Your taxable income, the tax bracket for your taxable income, and your filing status determine the amount of your federal and state income taxes.
FICA Employer and Employee Taxes
FICA taxes cover Medicare and Social Security tax that all employees must pay. Employers and employees split this tax 50/50.
Because the owners of an S corp are considered employees, they don’t have to pay self-employment tax (full FICA tax) on their salary.
Distributions are only subject to state and federal income tax.
When to Elect S Corp Status for an LLC
The following criteria determine whether electing the S corp tax classification makes sense for an LLC:
- The business must meet IRS S corp requirements
- The business owner(s) must consistently earn a "reasonable salary"
- The business owner(s) should be able to pay themselves at least $20,000 in distributions
- The financial tax advantage must offset the cost of maintaining the S corp
IRS S Corp Requirements and Restrictions
The following are S corp requirements and restrictions for eligibility to elect this type of tax status for your business:
- 100 shareholders or less
- US citizens or permanent resident aliens
- Only issue one class of stock
- Owners must be private individuals and not business entities such as LLCs, corporations, or trusts.
If an LLC elects S corp, the LLC’s owners become employees of the company. Under IRS rules, owner-employees must be paid a reasonable salary – that is, a salary that someone doing the same job would normally earn. The IRS looks to make sure that the S corp is paying its owners reasonable salaries. If a company fails to do so, it may be denied S corp status, have to pay a fine, and/or be required to pay back taxes.
Profit and Distribution
After electing S corp status, an LLC owner uses profits to pay salaries and distributions to owner-employees. The business must make at least $60,000 in earnings, be able to cover a reasonable salary, and have at least $20,000 in annual distributions for the S corp election to make financial sense.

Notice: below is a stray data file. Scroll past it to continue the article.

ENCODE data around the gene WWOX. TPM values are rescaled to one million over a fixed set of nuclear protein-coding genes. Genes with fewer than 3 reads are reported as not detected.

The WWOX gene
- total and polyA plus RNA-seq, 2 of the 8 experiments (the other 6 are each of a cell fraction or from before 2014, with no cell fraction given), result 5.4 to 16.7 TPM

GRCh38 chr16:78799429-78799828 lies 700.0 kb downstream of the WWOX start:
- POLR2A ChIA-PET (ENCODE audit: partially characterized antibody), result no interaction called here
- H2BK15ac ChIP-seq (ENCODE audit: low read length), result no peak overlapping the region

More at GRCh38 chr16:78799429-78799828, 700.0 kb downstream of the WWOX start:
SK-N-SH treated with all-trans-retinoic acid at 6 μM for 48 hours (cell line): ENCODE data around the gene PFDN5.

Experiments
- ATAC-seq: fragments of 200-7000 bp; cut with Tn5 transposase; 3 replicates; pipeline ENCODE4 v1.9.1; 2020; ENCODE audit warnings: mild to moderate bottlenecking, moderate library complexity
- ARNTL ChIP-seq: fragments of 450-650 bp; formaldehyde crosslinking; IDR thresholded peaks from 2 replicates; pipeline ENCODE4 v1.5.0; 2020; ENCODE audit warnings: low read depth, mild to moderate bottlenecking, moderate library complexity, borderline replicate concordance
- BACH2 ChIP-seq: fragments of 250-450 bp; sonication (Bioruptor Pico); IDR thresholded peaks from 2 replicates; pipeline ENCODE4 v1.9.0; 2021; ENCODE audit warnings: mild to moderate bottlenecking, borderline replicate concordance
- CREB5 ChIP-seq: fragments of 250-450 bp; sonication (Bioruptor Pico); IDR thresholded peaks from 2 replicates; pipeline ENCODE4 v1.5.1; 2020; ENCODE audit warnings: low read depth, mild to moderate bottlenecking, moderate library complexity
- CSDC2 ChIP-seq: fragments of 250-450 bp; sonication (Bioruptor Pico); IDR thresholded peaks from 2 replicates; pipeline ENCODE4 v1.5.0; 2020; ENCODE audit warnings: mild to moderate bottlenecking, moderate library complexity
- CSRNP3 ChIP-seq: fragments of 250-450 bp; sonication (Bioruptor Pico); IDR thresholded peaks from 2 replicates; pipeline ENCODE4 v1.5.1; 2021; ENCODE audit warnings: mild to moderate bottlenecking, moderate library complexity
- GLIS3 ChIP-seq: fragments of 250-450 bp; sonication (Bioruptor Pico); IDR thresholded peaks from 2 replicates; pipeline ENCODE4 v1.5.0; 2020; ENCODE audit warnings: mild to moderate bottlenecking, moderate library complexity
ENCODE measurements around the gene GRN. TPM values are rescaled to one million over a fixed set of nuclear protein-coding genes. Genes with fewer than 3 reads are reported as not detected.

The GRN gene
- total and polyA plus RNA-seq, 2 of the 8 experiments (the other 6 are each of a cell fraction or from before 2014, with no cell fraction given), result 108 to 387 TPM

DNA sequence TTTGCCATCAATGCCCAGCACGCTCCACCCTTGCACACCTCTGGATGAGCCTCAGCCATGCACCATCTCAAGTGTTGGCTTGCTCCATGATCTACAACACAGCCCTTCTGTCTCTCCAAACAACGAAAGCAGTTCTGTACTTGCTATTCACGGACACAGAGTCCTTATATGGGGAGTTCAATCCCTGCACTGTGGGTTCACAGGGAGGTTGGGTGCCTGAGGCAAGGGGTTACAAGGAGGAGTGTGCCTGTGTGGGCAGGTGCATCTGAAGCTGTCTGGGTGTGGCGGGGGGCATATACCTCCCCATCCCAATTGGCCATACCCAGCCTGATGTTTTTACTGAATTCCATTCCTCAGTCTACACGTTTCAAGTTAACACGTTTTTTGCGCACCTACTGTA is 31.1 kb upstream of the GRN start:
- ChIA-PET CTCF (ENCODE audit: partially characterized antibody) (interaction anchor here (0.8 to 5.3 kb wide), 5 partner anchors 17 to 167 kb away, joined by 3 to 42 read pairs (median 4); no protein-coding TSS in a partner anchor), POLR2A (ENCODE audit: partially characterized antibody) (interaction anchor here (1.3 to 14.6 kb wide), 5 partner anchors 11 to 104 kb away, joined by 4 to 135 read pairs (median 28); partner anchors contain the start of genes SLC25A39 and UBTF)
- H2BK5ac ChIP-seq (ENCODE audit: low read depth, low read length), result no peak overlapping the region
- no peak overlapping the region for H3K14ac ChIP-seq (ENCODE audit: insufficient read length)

If an LLC owner forfeits a salary, he or she could be fined by the IRS.
Positive Return on Investment
Although the IRS charges minimal filing fees to elect S corp status, there are additional bookkeeping and payroll costs that can be expensive. Some LLCs already have employees and payroll costs, in which case this isn’t really a factor in deciding whether to elect S corp.
Because of the added administrative costs, the tax advantages of electing the S corp classification must be substantial enough to more than cover them for the election to make sense. Generally speaking, a reasonable salary plus $20,000 in annual distributions is often enough to save money on your tax return.
For help choosing payroll and accounting services, see our review of the Best Payroll Software for Small Business.
S Corp vs LLC Tax Savings Calculator
Electing S corp status allows LLC owners to be taxed as employees of the business. This allows owners to pay less in self-employment taxes and contribute pre-tax dollars to 401k and health insurance premiums.
Our calculator will estimate whether electing S corp will result in a tax win for your business. Before using the calculator, you will need to:
- Determine a reasonable salary for the work you do by comparing similar salaries on websites like Glassdoor or the US Bureau of Labor Statistics.